Op what is the PAN for 1 & 2 and what was the distance that school 2 took the last few years? Are there other schools closer ?

murderedbystress Sun 16-Aug-15 22:40:22

Wow! Didn't expect so many replies! i will try to answer as many as I can.

3a school, 7 miles away is in my county. Last year, they didn't reach their number of 20 (had 18). 3b school IS in another county and though village, they too don't reach their number of 10!

I know my county allow others from another neighbouring county to attend school as it happens a lot. However I am not sure if 3b school's county would do the same (it's a different county to the one neighbouring us that we take pupils from, IYKWIM!)

My school is not an option. It was, even though it a 50 minute drive away. but since I am only part time, I am not prepared to drive 35 miles each way twice a week when I am not at work.

Private education is NOT an option. It was before DD came along 5 months ago!

There is another school next to DH's work in the other county (20 intake) and they do have an after school club but not sure about breakfast club. I could try there?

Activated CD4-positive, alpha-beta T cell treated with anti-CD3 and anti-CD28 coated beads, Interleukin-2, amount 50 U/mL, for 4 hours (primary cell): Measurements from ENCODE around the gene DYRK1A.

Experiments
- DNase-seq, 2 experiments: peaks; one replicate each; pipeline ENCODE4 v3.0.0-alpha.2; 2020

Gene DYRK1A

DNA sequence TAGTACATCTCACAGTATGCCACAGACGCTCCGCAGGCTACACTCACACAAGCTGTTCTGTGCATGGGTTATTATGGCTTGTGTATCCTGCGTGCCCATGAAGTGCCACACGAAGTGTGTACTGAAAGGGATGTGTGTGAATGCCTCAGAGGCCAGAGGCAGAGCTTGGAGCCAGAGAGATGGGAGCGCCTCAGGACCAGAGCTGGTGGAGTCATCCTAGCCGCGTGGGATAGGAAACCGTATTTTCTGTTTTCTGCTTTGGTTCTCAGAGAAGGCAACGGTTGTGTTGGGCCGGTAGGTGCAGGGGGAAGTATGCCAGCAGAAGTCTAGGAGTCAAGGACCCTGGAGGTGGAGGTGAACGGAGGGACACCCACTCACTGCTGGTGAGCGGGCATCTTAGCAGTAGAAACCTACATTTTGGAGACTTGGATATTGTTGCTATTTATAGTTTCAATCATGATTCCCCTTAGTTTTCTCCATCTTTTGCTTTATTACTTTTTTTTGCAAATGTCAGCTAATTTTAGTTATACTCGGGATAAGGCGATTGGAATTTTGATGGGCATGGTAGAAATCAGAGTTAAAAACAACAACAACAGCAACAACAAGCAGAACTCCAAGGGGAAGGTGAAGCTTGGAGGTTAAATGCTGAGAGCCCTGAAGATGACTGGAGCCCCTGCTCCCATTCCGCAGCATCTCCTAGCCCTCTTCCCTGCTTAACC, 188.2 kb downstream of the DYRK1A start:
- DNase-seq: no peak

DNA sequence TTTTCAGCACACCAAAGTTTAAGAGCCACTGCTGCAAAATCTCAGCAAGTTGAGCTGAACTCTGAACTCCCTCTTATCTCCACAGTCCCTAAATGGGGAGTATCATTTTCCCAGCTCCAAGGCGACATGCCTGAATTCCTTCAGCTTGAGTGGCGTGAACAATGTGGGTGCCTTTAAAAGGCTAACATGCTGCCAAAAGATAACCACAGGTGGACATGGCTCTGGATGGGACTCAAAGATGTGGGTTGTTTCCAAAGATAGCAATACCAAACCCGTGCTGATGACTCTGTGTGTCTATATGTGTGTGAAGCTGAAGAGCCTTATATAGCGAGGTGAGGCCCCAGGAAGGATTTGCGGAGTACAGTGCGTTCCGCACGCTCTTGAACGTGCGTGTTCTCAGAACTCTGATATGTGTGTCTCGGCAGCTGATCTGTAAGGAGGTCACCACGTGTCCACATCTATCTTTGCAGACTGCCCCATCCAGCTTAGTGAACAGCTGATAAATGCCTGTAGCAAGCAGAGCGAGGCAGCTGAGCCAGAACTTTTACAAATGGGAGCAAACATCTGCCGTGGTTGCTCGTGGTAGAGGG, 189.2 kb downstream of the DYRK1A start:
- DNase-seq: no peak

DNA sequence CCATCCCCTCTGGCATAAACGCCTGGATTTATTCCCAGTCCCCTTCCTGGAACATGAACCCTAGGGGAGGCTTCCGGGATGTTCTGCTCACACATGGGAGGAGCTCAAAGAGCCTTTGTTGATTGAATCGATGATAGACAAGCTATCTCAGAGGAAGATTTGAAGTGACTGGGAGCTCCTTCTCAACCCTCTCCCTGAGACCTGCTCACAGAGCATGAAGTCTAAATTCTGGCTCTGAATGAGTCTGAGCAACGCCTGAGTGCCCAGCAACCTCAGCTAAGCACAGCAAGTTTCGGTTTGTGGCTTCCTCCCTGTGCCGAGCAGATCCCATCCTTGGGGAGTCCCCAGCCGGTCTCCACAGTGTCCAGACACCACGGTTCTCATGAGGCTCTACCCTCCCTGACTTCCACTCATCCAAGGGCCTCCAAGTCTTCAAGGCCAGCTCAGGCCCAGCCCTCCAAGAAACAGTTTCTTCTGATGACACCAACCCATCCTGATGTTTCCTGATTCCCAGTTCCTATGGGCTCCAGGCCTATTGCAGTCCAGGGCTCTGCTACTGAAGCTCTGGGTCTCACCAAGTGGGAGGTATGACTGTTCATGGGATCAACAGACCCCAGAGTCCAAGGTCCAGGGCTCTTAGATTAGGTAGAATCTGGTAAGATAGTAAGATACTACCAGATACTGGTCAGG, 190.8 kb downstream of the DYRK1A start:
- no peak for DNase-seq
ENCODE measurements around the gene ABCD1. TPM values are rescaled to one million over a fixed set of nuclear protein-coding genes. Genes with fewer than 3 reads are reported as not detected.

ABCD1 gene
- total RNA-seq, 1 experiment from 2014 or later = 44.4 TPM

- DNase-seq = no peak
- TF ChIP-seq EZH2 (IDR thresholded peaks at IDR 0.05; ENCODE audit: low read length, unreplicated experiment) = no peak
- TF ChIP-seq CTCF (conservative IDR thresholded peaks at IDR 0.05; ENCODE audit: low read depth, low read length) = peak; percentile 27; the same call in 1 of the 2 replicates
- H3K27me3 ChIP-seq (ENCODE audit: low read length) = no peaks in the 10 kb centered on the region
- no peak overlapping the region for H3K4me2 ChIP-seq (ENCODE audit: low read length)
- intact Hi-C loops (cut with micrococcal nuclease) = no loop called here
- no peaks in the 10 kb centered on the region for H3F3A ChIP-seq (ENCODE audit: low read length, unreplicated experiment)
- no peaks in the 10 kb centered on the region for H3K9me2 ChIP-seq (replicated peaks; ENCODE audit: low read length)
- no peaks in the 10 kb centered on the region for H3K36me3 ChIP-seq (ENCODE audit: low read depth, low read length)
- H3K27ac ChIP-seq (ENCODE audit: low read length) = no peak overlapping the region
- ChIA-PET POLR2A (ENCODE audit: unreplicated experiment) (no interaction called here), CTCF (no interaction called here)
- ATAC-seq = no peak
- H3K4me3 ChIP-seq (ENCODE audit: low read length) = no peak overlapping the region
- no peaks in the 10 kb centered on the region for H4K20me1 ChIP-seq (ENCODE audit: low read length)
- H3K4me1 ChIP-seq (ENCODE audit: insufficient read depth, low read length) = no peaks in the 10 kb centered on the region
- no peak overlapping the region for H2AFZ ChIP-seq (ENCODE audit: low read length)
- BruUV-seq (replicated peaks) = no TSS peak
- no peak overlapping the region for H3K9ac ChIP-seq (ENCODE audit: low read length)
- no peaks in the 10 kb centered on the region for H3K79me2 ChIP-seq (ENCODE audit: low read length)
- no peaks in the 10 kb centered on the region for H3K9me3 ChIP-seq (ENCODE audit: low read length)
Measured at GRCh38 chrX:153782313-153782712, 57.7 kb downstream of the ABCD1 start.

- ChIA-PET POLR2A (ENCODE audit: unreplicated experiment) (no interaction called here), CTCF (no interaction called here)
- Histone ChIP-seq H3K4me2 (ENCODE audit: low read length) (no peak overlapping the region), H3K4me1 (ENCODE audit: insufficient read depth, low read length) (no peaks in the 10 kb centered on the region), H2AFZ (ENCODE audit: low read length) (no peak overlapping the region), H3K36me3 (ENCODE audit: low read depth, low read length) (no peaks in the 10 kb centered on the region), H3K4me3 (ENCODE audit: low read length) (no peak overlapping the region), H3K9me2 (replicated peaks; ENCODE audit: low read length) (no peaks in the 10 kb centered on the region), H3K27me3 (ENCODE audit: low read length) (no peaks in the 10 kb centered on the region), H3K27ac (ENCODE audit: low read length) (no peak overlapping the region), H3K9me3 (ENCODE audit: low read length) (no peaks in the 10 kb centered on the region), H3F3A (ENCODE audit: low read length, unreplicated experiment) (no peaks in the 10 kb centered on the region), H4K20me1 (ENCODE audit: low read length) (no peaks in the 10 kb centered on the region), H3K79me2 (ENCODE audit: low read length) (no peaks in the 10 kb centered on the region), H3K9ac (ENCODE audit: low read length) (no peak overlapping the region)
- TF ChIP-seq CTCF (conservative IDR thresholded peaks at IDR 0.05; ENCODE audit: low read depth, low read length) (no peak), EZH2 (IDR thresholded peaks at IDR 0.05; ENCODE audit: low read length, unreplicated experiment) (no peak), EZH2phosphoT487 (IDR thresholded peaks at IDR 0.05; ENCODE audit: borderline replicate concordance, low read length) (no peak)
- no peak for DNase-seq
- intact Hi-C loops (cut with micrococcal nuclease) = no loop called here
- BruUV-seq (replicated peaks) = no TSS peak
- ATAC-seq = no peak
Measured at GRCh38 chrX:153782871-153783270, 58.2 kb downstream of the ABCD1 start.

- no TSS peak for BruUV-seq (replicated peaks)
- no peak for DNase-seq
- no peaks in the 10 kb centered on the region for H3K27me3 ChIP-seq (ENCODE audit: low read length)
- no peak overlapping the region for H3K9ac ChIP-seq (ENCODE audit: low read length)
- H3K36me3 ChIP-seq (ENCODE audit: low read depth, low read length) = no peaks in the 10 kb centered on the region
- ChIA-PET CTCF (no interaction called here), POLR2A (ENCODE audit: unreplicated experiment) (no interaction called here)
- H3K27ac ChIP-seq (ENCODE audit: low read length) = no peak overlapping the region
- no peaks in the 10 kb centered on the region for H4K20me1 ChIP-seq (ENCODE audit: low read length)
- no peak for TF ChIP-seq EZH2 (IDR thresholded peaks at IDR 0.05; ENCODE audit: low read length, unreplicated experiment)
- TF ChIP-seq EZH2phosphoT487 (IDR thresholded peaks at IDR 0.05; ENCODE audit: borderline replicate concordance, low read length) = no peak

There is another town about 10 miles north of me with schools but over-subscribed and building a massive housing estate. The only town local enough for me to travel to but again, childcare issues. I may be able to find one but it would mean a massive travel distance for me to get to work.

Though I am rural, I am not THAT rural but enough for there not to be the choice of schools.

Someone asked, but yes, we get three choices. We can give reasons for those choices too (apparently!)

Hoping to get 1st choice - distance comes before siblings. There is a little girl at the nursery who lives outside the village. Her nearest catchment school is our 2nd choice but her brother goes to my 1st choice. There is a high chance, going by the rules, that she may not get a place.

Do rural schools often do bulge classes (is that what you call them?) when the intake is particularly high?

YonicScrewdriver Sun 16-Aug-15 22:47:22

Decisions on bulge classes are made at an LA level - if overall there are enough places for children within a reasonable distance, no bulge class is created just because one school is over subscribed.

You can give reasons but unless they relate to a specific admissions category (e.g. medical) then they will NOT affect whether you get a place.

YonicScrewdriver Sun 16-Aug-15 22:48:15

Do you know if the schools combine year groups to make class sizes of 30?